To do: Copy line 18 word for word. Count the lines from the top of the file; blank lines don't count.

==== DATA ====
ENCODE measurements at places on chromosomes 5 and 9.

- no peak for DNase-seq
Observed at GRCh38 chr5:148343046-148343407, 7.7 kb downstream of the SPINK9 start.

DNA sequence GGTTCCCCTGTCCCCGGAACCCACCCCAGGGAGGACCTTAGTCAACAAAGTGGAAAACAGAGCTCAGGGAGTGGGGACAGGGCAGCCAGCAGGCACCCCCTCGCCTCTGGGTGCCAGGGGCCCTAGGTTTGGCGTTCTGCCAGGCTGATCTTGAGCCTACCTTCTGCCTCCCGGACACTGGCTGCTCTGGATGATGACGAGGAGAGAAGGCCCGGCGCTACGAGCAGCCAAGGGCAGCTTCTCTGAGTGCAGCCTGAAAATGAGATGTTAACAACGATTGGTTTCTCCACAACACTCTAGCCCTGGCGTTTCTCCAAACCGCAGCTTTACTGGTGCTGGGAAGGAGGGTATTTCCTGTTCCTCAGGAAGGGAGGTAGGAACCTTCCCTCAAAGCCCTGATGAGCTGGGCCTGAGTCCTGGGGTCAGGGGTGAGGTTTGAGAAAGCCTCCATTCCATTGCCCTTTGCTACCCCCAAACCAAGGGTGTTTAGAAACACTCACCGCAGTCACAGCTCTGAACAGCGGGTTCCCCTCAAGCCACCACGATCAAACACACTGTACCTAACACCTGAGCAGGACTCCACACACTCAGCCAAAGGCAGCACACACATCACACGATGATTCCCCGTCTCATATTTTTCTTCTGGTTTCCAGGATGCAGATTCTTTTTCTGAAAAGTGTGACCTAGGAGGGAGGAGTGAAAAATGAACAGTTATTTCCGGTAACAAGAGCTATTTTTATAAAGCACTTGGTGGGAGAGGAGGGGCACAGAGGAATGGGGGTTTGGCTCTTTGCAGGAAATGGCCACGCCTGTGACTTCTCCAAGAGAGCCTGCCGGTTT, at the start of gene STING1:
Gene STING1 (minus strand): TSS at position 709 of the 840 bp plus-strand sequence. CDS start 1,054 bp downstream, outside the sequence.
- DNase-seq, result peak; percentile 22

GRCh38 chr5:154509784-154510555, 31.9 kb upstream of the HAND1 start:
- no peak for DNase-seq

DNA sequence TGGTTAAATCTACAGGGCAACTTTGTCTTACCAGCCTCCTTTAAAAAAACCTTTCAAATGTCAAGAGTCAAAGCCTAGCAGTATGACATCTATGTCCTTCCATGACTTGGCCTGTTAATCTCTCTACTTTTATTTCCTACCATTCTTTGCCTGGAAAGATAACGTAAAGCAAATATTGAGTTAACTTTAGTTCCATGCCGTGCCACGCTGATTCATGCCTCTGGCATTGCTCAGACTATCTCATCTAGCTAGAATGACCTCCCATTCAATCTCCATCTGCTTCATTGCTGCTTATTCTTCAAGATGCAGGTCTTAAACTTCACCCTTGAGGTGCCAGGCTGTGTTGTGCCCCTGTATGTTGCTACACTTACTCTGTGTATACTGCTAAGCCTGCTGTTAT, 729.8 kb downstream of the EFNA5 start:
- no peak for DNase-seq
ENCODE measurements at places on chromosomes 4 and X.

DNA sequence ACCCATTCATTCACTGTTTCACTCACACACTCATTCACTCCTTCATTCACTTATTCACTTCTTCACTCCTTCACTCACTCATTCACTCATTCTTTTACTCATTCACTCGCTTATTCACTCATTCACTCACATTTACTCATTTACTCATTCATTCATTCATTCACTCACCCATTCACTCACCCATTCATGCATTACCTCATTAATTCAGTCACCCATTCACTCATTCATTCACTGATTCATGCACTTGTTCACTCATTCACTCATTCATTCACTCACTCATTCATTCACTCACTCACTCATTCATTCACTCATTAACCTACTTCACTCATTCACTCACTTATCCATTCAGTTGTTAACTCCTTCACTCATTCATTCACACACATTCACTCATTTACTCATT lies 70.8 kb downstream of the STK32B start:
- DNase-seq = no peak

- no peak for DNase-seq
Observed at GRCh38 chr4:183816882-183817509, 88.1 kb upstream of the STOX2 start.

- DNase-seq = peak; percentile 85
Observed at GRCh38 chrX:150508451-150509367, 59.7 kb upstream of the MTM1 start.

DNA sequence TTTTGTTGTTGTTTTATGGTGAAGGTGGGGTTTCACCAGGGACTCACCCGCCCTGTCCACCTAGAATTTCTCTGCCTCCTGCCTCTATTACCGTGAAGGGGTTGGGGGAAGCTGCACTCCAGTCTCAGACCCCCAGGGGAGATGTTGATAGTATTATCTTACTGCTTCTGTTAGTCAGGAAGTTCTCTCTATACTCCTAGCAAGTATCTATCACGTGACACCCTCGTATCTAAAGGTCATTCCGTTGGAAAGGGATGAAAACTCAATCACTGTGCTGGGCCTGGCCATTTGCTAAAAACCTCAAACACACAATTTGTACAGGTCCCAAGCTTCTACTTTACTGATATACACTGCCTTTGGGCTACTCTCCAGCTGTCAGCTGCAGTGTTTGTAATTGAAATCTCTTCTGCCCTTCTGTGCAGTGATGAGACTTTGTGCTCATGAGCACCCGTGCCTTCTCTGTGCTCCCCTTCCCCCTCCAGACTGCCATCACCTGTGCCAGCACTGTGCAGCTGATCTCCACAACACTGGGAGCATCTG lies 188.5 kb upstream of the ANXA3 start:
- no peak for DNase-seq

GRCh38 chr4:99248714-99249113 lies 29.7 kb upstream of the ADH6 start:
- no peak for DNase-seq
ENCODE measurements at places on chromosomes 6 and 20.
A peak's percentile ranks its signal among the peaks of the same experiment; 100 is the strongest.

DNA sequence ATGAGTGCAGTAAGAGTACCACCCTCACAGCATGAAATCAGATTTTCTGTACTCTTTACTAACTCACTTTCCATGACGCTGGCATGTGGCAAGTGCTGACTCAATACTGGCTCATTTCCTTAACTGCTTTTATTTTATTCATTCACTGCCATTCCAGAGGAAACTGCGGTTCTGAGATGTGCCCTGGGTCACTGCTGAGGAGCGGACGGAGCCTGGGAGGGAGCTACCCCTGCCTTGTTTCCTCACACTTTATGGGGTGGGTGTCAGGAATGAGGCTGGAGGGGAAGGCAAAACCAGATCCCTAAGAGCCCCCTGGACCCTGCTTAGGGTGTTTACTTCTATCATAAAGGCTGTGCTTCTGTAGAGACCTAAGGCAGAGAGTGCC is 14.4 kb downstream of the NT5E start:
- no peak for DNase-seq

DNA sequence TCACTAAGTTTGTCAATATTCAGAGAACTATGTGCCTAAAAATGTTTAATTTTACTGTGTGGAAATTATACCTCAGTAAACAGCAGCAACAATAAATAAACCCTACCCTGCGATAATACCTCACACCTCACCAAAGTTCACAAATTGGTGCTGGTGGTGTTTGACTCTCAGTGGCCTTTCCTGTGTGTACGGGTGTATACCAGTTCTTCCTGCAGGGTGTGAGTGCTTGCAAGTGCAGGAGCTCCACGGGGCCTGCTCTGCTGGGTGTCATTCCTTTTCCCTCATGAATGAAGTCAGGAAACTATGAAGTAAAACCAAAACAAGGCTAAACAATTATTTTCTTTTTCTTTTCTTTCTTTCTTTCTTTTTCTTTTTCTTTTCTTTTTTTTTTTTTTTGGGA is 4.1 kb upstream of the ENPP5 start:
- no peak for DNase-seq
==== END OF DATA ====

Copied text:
DNA sequence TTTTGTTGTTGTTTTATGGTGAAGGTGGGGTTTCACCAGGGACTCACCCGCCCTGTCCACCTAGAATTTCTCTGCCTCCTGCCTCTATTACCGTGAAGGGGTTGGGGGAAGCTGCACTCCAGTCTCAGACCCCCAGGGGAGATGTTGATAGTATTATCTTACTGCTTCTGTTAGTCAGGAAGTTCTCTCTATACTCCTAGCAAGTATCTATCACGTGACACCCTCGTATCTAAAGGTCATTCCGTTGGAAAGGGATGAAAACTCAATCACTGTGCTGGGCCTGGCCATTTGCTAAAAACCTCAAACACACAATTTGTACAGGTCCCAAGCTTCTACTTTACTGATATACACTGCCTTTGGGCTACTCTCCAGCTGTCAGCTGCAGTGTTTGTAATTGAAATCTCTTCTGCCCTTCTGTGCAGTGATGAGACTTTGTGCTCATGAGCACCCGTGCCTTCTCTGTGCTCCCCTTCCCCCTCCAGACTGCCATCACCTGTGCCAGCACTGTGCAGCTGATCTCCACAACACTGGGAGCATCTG lies 188.5 kb upstream of the ANXA3 start: